“Wait, you mean I’m not approved?!” If you’ve ever heard yourself say this, you know what it’s like to be left in the banking dust.
Banks turn down loans for a bunch of different reasons. And sometimes, it doesn’t have anything to do with you.
Knowing the loan approval factors before you apply means you aren’t left in shock because the bank passed on your loan. It also means you can help make your loan more appealing by improving your credit, offering more cash, or pledging extra assets.
In this article, we’ll discuss the top 8 factors influencing your loan approval.
1. Your Credit Score
Of all the factors, credit score ranks first because it’s by far the most important. If you’ve got poor credit, you won’t get approved.
The bank first looks at your FICO score. When they pull your credit report, this score is right at the top. FICO ranges from 350-850 and the higher your score, the better.
But they don’t look only at FICO. Banks also look at your credit history as a whole. That means they’ll see late payments, collections, and judgments.
They’ll also see if you’ve ever filed for bankruptcy and how long ago that was. If you’ve got any of these issues on your credit, beware that the odds of loan approval are low.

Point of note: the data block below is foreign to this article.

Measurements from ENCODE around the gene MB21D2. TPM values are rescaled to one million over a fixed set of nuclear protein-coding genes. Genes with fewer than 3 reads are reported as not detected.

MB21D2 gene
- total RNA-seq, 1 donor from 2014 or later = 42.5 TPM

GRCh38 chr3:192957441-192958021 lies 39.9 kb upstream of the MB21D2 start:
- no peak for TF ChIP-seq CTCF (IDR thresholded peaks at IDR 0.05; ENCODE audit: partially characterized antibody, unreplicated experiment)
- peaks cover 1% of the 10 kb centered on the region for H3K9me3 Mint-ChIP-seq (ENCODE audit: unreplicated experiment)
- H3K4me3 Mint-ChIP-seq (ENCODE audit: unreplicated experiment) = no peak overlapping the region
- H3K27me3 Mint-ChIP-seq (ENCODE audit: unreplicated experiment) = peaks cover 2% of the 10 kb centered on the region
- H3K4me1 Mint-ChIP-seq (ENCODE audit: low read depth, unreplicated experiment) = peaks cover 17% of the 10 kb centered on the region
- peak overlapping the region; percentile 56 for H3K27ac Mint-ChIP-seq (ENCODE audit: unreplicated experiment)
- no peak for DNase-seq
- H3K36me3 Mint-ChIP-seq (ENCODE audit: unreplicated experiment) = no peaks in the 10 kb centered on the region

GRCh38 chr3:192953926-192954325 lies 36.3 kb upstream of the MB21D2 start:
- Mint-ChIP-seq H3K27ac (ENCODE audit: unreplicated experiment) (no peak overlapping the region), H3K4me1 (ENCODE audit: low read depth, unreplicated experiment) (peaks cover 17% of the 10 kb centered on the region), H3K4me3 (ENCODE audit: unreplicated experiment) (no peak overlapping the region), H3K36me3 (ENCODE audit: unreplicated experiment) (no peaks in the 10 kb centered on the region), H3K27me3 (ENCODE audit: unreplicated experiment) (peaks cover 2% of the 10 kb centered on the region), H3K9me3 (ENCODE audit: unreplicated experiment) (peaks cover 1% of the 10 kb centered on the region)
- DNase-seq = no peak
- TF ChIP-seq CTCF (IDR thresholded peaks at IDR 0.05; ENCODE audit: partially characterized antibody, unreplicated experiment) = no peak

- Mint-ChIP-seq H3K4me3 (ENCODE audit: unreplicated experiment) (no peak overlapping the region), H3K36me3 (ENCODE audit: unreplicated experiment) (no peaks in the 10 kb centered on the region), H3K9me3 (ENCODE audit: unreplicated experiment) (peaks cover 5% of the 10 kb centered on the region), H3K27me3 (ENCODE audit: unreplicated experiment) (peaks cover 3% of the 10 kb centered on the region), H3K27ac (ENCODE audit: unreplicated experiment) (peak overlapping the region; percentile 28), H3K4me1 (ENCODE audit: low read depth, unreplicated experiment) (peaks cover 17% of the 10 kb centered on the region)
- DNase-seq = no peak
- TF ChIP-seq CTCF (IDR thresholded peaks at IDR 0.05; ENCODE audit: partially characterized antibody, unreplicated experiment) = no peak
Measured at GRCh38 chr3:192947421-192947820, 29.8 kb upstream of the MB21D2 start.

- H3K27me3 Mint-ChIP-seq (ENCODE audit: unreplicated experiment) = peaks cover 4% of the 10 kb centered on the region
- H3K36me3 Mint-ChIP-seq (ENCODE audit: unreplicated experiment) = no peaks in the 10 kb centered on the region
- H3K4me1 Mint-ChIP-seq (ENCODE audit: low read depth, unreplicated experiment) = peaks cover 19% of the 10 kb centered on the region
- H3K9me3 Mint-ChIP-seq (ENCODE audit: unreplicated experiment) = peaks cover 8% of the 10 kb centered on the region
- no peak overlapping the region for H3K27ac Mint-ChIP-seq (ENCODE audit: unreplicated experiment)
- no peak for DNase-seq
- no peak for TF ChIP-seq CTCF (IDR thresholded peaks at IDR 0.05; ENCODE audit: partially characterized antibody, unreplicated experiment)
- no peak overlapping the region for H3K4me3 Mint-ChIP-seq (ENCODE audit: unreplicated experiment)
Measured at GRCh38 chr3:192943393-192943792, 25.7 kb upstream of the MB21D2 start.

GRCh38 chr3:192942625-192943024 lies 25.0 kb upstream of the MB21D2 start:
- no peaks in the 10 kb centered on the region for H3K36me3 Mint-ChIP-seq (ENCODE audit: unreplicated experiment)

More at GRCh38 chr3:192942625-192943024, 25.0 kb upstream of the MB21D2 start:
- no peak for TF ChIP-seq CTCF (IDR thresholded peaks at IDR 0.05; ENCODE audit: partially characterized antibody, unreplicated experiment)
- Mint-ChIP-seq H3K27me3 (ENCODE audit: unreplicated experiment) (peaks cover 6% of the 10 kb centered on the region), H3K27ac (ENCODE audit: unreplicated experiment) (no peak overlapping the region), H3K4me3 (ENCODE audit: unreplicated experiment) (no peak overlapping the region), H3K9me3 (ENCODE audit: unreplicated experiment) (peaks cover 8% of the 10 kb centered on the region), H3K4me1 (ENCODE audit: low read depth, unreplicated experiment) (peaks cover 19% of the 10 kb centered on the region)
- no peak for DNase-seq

2. Your Income
Whether you’re self-employed or work as an employee, you must show income to get a loan. And how much income you make matters.
When the bank processes your application, they calculate how much you need to support the new payment on your loan. One common method of calculation is the Debt to Income (D/I).
For consumer loans, like a car or home loan, the bank wants to see a D/I of less than 45% after the new payment.
And you’ll need to prove where your income comes from. This is more difficult for those that are self-employed.
Tax returns and business statements work for a business. And personal income is verified using W2 statements and paystubs. Make sure you have the necessary paperwork before you apply.
3. Your Down Payment
Not all loans require a down payment. But most of them do. And a down payment helps to mitigate risk if you have less-than-stellar credit.
Home loans or any type of real estate loan often has a down payment requirement. Banks like to see 20% down, but sometimes they’ll take less.
The bank also wants to see where the money from the down payment comes from. Which brings us to our next point…
4. Your Assets
It’s important that you show the bank that you have some assets. The loan application often has fields for you to list all of your debts and assets.
Personal assets are cars and recreational merchandise, like campers or ATVs. Your home and any other real estate you own is an asset. Business interests also count as assets.
Business assets could be real estate and business equipment.
And then there’s cash. It comes in the form of IRAs, retirement accounts, and checking and savings accounts. If you’ve pledged to put cash down on your loan, you must provide proof of where that cash comes from.
Why do banks want proof of assets? They want to make sure you aren’t taking out a loan with another bank for the cash down. Verify cash assets with statements, like retirement account statements or bank statements.